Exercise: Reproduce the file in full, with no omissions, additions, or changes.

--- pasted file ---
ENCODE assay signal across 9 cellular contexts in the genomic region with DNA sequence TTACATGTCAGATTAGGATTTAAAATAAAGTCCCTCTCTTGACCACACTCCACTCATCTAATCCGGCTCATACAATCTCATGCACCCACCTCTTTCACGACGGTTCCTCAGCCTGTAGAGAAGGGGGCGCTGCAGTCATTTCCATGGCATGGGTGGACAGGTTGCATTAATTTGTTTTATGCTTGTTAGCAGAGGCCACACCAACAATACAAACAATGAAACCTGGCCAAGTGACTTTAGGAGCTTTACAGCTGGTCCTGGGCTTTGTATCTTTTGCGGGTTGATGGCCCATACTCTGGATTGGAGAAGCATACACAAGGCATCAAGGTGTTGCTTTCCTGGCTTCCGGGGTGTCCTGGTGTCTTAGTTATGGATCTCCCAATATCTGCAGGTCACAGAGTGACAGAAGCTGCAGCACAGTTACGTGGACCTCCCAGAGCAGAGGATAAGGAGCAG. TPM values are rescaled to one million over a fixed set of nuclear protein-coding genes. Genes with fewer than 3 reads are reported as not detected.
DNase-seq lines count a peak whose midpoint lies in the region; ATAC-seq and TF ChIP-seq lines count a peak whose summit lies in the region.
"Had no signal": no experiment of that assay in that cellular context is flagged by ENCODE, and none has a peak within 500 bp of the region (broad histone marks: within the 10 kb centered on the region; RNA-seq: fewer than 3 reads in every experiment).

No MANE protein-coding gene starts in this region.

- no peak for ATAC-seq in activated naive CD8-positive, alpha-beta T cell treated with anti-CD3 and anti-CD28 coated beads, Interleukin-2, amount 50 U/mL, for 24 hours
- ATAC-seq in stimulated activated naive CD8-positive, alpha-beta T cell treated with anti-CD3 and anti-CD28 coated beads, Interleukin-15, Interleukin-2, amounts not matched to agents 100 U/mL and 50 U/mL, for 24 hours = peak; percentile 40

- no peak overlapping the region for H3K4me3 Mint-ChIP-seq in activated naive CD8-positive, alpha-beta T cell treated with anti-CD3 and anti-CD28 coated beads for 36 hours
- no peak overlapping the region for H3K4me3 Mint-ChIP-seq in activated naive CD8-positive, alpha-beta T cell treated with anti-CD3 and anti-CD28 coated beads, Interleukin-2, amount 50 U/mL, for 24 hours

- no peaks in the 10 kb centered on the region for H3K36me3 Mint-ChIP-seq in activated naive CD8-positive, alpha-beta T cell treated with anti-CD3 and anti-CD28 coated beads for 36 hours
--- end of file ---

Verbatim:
ENCODE assay signal across 9 cellular contexts in the genomic region with DNA sequence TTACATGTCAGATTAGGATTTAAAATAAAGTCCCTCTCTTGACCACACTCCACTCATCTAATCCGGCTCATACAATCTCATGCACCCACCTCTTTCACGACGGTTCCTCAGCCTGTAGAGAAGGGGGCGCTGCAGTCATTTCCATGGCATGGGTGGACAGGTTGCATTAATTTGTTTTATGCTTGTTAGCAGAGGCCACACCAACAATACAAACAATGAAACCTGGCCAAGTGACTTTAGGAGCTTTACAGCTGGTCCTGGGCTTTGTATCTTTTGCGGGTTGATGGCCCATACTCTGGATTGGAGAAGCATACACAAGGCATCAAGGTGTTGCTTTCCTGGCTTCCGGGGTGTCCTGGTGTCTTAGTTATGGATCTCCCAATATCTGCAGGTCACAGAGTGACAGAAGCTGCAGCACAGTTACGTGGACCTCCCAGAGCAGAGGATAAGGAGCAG. TPM values are rescaled to one million over a fixed set of nuclear protein-coding genes. Genes with fewer than 3 reads are reported as not detected.
DNase-seq lines count a peak whose midpoint lies in the region; ATAC-seq and TF ChIP-seq lines count a peak whose summit lies in the region.
"Had no signal": no experiment of that assay in that cellular context is flagged by ENCODE, and none has a peak within 500 bp of the region (broad histone marks: within the 10 kb centered on the region; RNA-seq: fewer than 3 reads in every experiment).

No MANE protein-coding gene starts in this region.

- no peak for ATAC-seq in activated naive CD8-positive, alpha-beta T cell treated with anti-CD3 and anti-CD28 coated beads, Interleukin-2, amount 50 U/mL, for 24 hours
- ATAC-seq in stimulated activated naive CD8-positive, alpha-beta T cell treated with anti-CD3 and anti-CD28 coated beads, Interleukin-15, Interleukin-2, amounts not matched to agents 100 U/mL and 50 U/mL, for 24 hours = peak; percentile 40

- no peak overlapping the region for H3K4me3 Mint-ChIP-seq in activated naive CD8-positive, alpha-beta T cell treated with anti-CD3 and anti-CD28 coated beads for 36 hours
- no peak overlapping the region for H3K4me3 Mint-ChIP-seq in activated naive CD8-positive, alpha-beta T cell treated with anti-CD3 and anti-CD28 coated beads, Interleukin-2, amount 50 U/mL, for 24 hours

- no peaks in the 10 kb centered on the region for H3K36me3 Mint-ChIP-seq in activated naive CD8-positive, alpha-beta T cell treated with anti-CD3 and anti-CD28 coated beads for 36 hours